By training at-risk youths in history, philosophy, literature, and religion, the government hoped to fight terrorism at its root.
Not long after David Vallat, a native Frenchman born to a secular family, turned 19, he converted to Islam. He was having an “existential crisis,” and his new faith helped him curb his juvenile bêtises, or “bad behavior,” he told me. Few questioned his choice to convert either then or later when he joined the French army in 1992, to, as he saw it, protect the Bosnian Muslims in Yugoslavia. At the time, French troops were being sent to the Balkans as NATO peacekeepers, and Vallat jumped at the opportunity to join them. His motivation came from a promise he’d made to himself several years earlier after watching Nuit et Brouillard, a film about Auschwitz: He would not “stand idly by” in the face of another genocide. Yet the war was a shock: After escaping death twice in three days, Vallat considered returning home—“as a coward,” he said.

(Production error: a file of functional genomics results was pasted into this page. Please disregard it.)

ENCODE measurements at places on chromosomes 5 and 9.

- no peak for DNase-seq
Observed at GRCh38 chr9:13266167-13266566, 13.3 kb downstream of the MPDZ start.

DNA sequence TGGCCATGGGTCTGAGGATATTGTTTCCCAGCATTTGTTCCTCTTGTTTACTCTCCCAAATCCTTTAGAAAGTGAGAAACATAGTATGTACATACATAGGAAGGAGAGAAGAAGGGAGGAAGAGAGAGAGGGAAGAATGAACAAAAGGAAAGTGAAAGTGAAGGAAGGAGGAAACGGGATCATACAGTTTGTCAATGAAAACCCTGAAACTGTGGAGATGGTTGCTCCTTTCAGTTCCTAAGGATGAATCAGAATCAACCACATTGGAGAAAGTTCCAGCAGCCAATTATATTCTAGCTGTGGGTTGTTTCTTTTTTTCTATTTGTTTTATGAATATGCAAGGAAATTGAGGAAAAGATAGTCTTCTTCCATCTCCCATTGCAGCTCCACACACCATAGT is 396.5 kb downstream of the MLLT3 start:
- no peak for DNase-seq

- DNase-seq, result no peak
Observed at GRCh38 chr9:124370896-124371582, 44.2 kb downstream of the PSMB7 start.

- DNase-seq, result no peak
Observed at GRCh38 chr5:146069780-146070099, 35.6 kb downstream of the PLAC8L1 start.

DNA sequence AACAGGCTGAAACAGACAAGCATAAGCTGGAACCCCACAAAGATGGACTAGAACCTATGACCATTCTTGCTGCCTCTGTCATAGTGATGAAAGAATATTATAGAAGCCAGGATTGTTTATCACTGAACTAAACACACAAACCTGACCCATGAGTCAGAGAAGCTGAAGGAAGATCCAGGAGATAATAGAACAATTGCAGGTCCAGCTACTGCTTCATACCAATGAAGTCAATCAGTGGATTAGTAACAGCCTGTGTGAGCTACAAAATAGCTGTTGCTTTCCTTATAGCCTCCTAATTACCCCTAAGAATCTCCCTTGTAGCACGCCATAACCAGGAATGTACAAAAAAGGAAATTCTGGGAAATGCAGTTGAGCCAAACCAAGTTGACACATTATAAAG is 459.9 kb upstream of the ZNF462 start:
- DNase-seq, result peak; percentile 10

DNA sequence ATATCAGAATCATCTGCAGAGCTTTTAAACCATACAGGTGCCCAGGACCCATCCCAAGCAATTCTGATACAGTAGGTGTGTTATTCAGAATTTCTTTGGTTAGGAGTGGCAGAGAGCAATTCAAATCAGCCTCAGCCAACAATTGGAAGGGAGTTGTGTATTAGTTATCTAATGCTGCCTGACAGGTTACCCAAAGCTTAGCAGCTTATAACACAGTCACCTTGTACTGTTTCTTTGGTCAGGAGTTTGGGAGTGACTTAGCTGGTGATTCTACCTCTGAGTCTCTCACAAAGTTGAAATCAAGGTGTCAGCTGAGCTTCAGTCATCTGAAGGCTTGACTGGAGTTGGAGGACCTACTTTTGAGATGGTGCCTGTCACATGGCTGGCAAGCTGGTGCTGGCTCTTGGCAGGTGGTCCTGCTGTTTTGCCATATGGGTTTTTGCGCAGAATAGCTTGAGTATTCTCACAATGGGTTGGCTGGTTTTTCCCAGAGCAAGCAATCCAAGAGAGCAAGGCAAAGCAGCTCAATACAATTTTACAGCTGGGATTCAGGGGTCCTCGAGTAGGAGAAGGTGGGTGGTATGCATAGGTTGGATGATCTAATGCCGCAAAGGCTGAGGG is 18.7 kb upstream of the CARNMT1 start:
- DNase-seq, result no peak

Then Vallat met Saudi Arabian and Qatari fighters on the frontline. They had a “momentum” he admired, a courage he desired. They taught him that if he sought to become a true Muslim, it didn’t matter if he lived or died in the war—Allah was waiting for him in paradise. He befriended several men who were members of the Armed Islamic Group (GIA), which sought to export the Algerian civil war to French soil. They told Vallat that if he wanted to be a true martyr, he needed to “train himself.” (Two of the men, Khaled Kelkal and Boualem Bensaïd, were later convicted of masterminding the 1995 Paris bombings.)
To read the full article, click here.
Please note that the views expressed by the author do not necessarily reflect those of the Heinrich Böll Foundation.